The film started from very specific issues in the world, in particular Latin America, but halfway through the journey we felt the necessity to have more universal ideas that were not so specific. They didn’t need to be specifically South American or Latin American. Instead we discovered we were talking about human beings in general. We realized that these are not issues only pertinent to Latin America: poverty, misery, consumerism, etc.
When things get busy, I like to take a moment to ask myself what I need. Is it calling up a friend to make plans, or do I need some time alone to center myself?
This week, it was the latter, which is how I ended up at the IFC Center to see Boy and the World.
It’s a Brazilian animated film about a little boy who’s world changes after his father leaves home in search for work. It’s vibrant and powerful and the animation style is unlike anything I’ve ever seen before.
I originally wanted to go because I’m perpetually excited for the opportunity to hear Portuguese. As it turns out, there’s no dialogue in the film. Instead, all of the dialogue is based on a language created by the director, Alê Abreu, that’s primarily comprised of Portuguese words pronounced backwards.
The story is told from the point of view of little Cuca. Just like a child, we don’t fully understand what’s going on. The adults speak in their jibberish and all of the signs and information around Cuca are shown backwards or upside-down. To a child, it’s all meaningless anyway.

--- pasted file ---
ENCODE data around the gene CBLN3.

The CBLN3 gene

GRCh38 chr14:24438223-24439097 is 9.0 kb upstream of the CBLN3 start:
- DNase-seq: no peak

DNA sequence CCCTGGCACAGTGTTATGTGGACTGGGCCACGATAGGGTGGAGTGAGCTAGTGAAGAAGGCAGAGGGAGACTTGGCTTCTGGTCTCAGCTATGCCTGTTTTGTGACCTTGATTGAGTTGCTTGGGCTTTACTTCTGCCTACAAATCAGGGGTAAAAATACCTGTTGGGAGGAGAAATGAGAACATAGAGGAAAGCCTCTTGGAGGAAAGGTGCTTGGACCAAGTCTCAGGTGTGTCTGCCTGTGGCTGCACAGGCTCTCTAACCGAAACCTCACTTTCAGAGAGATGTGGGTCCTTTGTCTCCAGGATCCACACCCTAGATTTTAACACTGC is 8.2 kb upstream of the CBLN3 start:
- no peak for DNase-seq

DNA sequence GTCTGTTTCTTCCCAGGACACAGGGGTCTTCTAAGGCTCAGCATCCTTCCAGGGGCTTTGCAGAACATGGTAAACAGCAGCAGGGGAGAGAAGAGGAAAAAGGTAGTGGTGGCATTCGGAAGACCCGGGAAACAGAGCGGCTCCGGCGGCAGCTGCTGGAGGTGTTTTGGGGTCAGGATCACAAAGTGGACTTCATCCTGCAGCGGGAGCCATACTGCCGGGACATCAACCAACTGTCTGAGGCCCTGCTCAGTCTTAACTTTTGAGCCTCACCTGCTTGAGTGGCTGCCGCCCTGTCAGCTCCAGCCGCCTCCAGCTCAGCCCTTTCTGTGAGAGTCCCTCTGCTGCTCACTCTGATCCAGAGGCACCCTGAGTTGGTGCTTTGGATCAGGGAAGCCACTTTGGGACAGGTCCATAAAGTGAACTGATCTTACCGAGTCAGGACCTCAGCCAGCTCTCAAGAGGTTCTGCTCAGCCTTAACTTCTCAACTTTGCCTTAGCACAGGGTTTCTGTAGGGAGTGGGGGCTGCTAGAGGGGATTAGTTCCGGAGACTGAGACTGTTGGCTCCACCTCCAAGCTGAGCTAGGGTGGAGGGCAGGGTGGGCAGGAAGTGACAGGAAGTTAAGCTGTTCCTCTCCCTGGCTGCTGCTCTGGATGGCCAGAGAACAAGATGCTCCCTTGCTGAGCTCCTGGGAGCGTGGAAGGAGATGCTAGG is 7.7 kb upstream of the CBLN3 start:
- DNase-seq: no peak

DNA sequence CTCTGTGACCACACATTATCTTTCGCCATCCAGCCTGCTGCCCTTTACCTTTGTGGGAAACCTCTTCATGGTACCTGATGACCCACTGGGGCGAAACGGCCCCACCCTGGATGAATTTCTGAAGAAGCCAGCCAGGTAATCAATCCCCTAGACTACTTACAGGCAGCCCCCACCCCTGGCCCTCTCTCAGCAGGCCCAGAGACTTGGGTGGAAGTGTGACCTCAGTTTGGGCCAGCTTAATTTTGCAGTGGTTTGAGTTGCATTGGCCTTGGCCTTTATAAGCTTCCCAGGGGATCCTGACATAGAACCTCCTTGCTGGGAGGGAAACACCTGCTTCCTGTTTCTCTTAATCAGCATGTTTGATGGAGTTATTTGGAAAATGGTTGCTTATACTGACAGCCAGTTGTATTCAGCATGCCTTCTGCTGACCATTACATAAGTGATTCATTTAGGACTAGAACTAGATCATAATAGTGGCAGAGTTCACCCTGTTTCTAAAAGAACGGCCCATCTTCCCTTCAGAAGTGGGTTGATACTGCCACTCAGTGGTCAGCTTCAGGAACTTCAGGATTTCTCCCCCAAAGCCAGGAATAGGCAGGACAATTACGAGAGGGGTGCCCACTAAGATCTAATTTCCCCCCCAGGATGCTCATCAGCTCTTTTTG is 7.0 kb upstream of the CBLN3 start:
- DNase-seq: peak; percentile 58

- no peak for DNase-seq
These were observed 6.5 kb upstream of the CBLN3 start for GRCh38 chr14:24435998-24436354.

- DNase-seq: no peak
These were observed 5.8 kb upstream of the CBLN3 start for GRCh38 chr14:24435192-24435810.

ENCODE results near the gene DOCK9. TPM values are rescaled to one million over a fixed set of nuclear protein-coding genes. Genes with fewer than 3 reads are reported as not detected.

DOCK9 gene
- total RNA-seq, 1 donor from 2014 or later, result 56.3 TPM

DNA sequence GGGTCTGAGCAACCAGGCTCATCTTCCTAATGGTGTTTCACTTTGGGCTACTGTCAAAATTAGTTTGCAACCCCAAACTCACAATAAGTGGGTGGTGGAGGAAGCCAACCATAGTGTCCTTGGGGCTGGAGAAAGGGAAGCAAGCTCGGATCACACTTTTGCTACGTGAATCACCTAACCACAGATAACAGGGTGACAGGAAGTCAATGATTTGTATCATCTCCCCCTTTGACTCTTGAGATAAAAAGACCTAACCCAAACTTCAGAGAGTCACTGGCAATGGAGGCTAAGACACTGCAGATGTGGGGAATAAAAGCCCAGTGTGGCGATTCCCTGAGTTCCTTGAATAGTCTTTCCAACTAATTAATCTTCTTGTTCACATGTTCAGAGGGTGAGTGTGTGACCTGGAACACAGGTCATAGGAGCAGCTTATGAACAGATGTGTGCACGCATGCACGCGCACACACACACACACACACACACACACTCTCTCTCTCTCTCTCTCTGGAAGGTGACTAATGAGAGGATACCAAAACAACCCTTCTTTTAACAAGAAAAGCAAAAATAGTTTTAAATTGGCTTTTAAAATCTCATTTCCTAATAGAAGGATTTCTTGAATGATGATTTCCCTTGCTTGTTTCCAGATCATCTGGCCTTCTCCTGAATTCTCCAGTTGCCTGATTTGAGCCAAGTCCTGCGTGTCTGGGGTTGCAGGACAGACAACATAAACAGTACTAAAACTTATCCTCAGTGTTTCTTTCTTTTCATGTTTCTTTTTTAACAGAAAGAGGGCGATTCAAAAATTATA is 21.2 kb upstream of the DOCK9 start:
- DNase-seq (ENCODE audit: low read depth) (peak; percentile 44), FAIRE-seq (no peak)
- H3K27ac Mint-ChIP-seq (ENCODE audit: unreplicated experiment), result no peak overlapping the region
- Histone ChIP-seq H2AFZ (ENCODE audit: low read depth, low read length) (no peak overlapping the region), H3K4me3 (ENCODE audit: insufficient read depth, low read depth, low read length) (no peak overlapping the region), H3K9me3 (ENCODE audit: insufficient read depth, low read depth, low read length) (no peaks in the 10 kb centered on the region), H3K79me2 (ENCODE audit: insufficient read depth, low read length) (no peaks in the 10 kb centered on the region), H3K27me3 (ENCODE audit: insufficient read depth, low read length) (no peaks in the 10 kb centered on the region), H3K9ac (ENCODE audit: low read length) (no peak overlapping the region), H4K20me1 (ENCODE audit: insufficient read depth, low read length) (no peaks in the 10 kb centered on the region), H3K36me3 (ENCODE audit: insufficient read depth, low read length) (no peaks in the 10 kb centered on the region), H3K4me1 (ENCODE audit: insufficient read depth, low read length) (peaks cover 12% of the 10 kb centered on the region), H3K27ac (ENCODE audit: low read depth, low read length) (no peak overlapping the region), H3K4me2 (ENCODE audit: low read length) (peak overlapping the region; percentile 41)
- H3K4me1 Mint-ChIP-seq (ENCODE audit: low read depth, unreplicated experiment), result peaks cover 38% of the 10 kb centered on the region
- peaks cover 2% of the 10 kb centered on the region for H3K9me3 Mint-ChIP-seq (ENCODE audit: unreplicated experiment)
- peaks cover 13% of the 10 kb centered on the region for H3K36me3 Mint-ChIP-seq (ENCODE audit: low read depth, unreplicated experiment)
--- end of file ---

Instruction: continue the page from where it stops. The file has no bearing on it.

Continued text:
Instead, the world is experienced through feeling and sensation: the rich, layered colors of his small village in contrast to the dark, militaristic police state in the urban center. Cuca giggles and gasps throughout the movie, never saying anything, but expressing himself nonetheless.
As the movie progresses, and as Cuca learns more and more about the world outside of his small village, the art changes. Gone are the organic, free-flowing, bright colors of nature. Instead, they’re replaced by dark, shadowy figures and collages built from advertisements where everyone looks the same, where each individual is easily replaced and replicated.
Cuca’s innocence provides the contrast we need as adults to see Abreu’s criticism of globalization, consumerism, and industrialization. At one point in the movie, the animation is interrupted by a harsh, realistic sequence of videos showing environmental destruction. (Especially apropos in light of Rio Doce.) This is when we completely break from Cuca’s innocent perspective so that we can clearly see our cold reality.
The entire film is gorgeous and so unique. I’m a sucker for coming-of-age style films, and this one is unlike any other. From the music to the endearing giggles of the quiet main character, Boy and the World is absolutely amazing.